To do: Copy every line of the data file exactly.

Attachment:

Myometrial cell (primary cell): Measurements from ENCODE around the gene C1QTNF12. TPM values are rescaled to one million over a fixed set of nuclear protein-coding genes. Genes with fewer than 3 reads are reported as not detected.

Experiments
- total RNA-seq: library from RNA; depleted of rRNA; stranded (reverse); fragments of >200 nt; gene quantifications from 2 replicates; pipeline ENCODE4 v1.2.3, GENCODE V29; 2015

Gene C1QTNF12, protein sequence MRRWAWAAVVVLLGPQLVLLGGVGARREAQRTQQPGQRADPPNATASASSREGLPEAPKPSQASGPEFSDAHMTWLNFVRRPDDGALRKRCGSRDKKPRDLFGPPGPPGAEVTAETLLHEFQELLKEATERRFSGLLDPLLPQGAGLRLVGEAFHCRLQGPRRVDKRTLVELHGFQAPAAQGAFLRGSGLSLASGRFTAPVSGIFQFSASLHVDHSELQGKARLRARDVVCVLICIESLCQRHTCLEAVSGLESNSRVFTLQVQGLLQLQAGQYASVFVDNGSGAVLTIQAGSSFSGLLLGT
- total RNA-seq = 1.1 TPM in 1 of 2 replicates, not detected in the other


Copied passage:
Myometrial cell (primary cell): Measurements from ENCODE around the gene C1QTNF12. TPM values are rescaled to one million over a fixed set of nuclear protein-coding genes. Genes with fewer than 3 reads are reported as not detected.

Experiments
- total RNA-seq: library from RNA; depleted of rRNA; stranded (reverse); fragments of >200 nt; gene quantifications from 2 replicates; pipeline ENCODE4 v1.2.3, GENCODE V29; 2015

Gene C1QTNF12, protein sequence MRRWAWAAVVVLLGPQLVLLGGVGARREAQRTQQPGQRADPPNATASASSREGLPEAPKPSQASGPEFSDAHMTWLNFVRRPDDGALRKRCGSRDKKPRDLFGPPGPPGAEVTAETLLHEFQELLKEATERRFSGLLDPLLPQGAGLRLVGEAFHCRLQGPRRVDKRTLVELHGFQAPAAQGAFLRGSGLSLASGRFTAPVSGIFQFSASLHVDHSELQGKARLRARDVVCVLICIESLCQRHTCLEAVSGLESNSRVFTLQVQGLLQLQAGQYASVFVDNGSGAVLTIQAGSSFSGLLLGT
- total RNA-seq = 1.1 TPM in 1 of 2 replicates, not detected in the other